Saturday, June 25, 2016

Quotable: Jacob Olidort on the influence of jihadist ideas

Thursday, June 23rd 2016
“Being prepared and agile in the face of the new global jihadist threat requires a fundamental reorientation of our analytical, operational and bureaucratic resources.”  This reorientation was the focus of an essay, “After ISIS: A Smarter Way to Fight Radicalization,” in the National Interest on June 21, 2106.  In it, Jacob Olidort, a Soref Fellow at The Washington Institute for Near East Policy, also noted, “To effectively address today's terrorist threat, we must begin by acknowledging the unique ways in which jihadism propels violence, and proceed by assessing where Western states have real strengths and real vulnerabilities in their approaches.”  Some bullet points:

  • Last week's tragic attack in an Orlando nightclub once again underscores the resonance of the Islamic State's message for seemingly unaffiliated individuals around the world. However, it also brings to light the real challenge of measuring and dealing with the influence of jihadist ideas . . .

  • While defeating Islamic State should be on the counterterrorism agenda for the next administration, the real objective should be to adequately meet the challenge of twenty-first-century global jihadism.

  • Being prepared and agile in the face of the new global jihadist threat requires a fundamental reorientation of our analytical, operational and bureaucratic resources.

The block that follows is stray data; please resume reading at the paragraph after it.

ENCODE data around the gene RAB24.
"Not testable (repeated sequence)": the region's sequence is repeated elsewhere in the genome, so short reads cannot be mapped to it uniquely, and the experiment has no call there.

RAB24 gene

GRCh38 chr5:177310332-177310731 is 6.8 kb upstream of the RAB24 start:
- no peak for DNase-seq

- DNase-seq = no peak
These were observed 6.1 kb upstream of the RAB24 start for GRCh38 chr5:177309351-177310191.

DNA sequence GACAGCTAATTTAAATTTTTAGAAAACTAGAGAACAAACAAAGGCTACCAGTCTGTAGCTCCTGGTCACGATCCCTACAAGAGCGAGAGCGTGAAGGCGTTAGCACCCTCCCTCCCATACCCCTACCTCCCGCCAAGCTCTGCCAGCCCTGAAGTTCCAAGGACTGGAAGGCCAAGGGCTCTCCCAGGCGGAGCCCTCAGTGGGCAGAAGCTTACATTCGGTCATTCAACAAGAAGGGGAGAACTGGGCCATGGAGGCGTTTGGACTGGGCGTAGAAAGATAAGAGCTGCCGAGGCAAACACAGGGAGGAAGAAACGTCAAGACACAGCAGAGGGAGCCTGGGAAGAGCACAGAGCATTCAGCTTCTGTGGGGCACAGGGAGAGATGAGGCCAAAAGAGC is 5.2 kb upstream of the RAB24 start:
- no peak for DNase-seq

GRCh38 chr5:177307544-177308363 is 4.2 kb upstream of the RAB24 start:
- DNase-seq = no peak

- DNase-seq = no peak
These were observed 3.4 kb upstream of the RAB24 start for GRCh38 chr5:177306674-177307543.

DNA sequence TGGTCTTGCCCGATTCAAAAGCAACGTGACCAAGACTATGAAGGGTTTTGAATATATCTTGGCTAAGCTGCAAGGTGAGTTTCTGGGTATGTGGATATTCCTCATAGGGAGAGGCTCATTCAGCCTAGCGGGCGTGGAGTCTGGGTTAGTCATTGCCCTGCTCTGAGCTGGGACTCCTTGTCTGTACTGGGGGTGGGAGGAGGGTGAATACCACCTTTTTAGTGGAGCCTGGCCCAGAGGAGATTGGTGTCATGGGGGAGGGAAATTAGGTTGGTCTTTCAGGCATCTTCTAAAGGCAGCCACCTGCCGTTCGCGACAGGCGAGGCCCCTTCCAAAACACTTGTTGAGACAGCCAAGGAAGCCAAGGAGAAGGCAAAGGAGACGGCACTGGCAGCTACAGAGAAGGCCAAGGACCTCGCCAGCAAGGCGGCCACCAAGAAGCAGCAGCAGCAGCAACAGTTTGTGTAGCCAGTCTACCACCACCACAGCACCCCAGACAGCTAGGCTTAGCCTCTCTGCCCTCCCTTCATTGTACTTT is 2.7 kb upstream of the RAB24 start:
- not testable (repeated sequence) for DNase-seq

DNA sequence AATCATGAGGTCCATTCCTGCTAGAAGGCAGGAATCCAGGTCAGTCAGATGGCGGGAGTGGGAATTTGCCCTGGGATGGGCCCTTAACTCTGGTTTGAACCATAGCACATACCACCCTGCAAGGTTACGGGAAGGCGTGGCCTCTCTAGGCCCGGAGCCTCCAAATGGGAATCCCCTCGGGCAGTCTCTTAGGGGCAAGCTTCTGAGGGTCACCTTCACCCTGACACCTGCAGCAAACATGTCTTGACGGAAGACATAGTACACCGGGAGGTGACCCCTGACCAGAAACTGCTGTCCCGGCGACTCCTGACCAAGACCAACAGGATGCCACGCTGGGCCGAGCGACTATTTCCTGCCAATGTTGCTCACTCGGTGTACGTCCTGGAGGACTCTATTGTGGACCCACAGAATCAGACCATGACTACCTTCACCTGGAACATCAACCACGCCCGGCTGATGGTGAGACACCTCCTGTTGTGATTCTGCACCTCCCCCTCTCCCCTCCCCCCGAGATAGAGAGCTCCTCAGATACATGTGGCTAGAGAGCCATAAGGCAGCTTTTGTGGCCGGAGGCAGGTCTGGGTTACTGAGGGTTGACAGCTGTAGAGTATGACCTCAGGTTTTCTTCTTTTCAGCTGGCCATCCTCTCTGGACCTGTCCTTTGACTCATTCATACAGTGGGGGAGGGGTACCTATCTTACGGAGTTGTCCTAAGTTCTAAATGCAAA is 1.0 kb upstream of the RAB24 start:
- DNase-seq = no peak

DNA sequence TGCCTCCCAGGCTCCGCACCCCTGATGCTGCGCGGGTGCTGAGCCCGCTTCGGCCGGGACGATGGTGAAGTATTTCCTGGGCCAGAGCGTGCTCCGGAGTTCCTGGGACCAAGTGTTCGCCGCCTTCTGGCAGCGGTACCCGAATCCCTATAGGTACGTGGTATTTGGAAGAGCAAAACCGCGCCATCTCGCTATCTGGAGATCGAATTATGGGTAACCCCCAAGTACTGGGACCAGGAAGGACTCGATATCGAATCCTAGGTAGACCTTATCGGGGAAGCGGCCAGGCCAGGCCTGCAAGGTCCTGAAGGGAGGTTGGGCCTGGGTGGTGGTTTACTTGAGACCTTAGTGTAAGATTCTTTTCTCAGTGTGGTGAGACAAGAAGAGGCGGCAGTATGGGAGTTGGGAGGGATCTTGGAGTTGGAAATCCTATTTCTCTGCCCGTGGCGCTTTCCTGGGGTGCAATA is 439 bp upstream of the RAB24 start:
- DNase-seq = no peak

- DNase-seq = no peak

• . . . it is clear that our war is not just against terror but principally against the jihadist ideas that inspire it.

  • . . . the policy community has not taken the power of jihadist ideas seriously. Indeed, this is clear from the U.S. government's floundering Countering Violent Extremism (CVE) programs and reinforced in a recent Department of Homeland Security Advisory Council report recommending not using words such as "jihad" and "sharia" for fear of fomenting an "us versus them" narrative. The jihadist threat can only be addressed honestly and thoroughly if we care to understand the power that jihadist ideas wield in propelling violent actions. Jihadism repackages traditional concepts to exploit political circumstances in the Middle East. It is when jihadist ideas do so convincingly that they quickly transform into a kinetic physical threat.

  • Our military successes today are the key to undoing the appeal of Islamic State. It is these victories that we can market in our messaging, and it is these depictions of defeat that make Islamic State most vulnerable.

  • . . . the single consistent dynamic we have failed to appreciate as far as our counterterrorism optic goes is the power of ideas -- specifically, how widely, deeply and permanently they can be distributed. In the age of social media, we have a much wider landscape of where ideas are transmitted and by whom.